Thursday, October 15, 2009

Learning to Play
Now vs. Then

I saw an excellent blog post recently where the author postulated about the experience of a young person learning to play guitar verse learning late in life. The post was based on the tools available now in 2009. Ultimately, the author decided that students learning late in life might miss the joy of learning whilst playing catch up while in contrast the author concluded that the young person might enjoy the process more than an adult. To me that supposition is a dangerous generalization. The dawn of the World Wide Web and Integrated Circuit Chip has brought about a tremendous amount of resources that where unrealized in the past. People can down load songs to their house. Look up tablature that is relatively accurate depiction of recorded songs. Images and home recording can be shared in seconds. There are many methods for creating more informed musicians today. Therefore, the student needs guidance to be able to use the learning tools in a manner that will keep practice and performance fun.

Furthermore, like the amount of News available, we must learn to use this information in a useful manner while not over saturating our learning curve. To try to catch up against a perceived pool of skilled players is foolhardy at best. I use the following quote to make my point, "It's a very hard instrument to accept because it takes years to start working with it - that's first - and it looks like everybody else is moving on the instrument except you. Then when you find a cat that's really playing, you always find out he's been playing a long time. You can't get around it."
Wes Montgomery comments on playing the guitar c. 1960.

I don’t think it could be said better or by a better player. With Wes Montgomery’s quote we realize that time is important and as adults we are acutely aware that time is finite. The ability to separate psychological time from present time is where the true secret to fun could lie. I might define this as non cognitive time. I believe the adolescent reaches this unbridled space without thought in a pure manner while the adult has spent most of his/her life trying to be there; now, present, in which the adult often over looks the gift of non cognitive thought, zero thought parameters or lack of dynamic forces on the mind. I postulate that the adolescent can use any tool can have more fun only because young people lack the social pressures (However the pressure is increasing - another topic...)of being judged while the adult has many years of trials and tribulations which condition their responses.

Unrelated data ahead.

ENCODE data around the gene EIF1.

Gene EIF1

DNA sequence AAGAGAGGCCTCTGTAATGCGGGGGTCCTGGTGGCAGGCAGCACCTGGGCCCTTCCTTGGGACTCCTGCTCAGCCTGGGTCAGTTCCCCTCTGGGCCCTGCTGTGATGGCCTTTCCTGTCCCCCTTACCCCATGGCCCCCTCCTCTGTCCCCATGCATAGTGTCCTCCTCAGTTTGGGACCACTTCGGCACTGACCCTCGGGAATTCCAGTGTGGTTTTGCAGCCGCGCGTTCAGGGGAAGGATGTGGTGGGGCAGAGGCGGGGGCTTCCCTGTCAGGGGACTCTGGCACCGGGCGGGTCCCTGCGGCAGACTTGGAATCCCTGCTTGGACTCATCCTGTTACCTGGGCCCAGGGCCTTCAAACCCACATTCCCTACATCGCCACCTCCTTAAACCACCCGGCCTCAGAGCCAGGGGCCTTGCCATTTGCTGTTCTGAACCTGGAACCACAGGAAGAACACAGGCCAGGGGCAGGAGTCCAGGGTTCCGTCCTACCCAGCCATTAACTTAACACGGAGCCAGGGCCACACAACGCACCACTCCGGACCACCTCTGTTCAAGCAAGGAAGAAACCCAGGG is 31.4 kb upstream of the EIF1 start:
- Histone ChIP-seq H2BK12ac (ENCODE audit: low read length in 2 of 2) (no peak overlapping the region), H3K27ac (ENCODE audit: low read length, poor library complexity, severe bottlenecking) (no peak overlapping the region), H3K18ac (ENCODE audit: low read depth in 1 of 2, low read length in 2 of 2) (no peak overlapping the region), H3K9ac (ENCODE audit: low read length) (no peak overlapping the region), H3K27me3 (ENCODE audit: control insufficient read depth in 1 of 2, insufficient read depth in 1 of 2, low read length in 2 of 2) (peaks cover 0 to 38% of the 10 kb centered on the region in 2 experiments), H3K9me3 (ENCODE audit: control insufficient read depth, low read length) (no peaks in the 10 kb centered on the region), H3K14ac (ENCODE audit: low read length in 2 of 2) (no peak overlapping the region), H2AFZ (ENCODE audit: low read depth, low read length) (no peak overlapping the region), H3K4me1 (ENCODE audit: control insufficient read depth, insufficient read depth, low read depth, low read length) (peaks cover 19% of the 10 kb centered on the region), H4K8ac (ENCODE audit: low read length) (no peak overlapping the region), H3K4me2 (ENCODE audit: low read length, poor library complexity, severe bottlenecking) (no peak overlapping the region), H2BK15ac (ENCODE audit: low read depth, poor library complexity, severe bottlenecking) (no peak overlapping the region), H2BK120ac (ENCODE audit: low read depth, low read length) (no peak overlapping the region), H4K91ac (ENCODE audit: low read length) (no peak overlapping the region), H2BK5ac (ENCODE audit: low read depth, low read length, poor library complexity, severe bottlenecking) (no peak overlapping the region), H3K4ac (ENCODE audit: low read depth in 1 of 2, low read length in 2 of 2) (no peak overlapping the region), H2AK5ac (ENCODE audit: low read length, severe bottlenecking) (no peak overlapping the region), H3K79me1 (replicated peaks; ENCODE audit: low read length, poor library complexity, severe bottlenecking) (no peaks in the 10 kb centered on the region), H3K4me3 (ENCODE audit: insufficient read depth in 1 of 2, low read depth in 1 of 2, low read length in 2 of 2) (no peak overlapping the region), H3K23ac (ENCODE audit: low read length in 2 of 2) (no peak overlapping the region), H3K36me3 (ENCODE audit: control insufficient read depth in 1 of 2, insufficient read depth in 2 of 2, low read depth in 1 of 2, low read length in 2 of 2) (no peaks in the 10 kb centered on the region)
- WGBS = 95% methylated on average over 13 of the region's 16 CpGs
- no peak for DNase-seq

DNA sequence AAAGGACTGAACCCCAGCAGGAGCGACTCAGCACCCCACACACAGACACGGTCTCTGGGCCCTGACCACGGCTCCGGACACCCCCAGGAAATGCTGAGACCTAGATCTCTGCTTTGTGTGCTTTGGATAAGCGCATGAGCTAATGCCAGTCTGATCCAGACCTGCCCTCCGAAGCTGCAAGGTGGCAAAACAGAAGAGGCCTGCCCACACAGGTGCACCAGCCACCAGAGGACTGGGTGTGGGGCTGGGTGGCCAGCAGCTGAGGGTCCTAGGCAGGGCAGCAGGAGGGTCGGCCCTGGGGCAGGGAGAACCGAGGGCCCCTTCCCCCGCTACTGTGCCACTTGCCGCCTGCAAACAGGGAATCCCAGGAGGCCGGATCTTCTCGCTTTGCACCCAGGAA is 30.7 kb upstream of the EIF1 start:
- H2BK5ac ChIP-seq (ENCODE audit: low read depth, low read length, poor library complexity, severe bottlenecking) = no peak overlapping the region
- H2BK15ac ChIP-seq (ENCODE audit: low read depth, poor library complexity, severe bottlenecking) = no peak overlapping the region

In my humble opinion learning to playing the instrument or any musical instrument does not become easier due to the vast educational resources available. In fact, some of those resources could limit some skills such as interval recognition because the individual may not be as dependent on their ear. Conversely they might have a better grasp of reading sheet music but these tendencies have been the same tendencies that may have been acquired prior to technological advances due to specific teaching methodology. Learning to do anything well requires time and patience. A great college professor of mine, Joe Davis used to say, “Stay home and practice or stay home.” Joe used that expression to imply that practice is important. If he was wrong then ‘wrong’ sure worked well as Joe’s son, Mike Davis has lead the brass section for the Rolling Stones for more than a decade. As a student of music for most of my life I have gathered some gems in terms of quotes. Learning is something that doesn’t stop and I have learned to deal with the process and be comfortable in the fact that I will play a few clams but remain resolute. Plenty of music theory is under my belt but as my teacher once told me, “learn it all then forget it and break all the rules.” It might be that a young person is less critical and therefore easier to please therefore finding practice more enjoyable and fun while the older person tempered with years of critical listening would be more inclined to be critical of ourselves. In summary, it is my profound belief that playing can be a ton of fun no matter what your age is but this condition is dependent on the player’s ability to find peace with time, technology and personal criticality.

Focus on these three points:
  • Repertoire – Choose it and stick with it while avoiding vacillation between genres.
  • Technique / Theory development – Work on fundamentals.
  • Memory – Remember, this is all about fun!
  • Ultimately it's all about - Time, pitch and sound.

Having said all the aforementioned, if you want to start out late and play with the best, your intensity and perseverance is essential.

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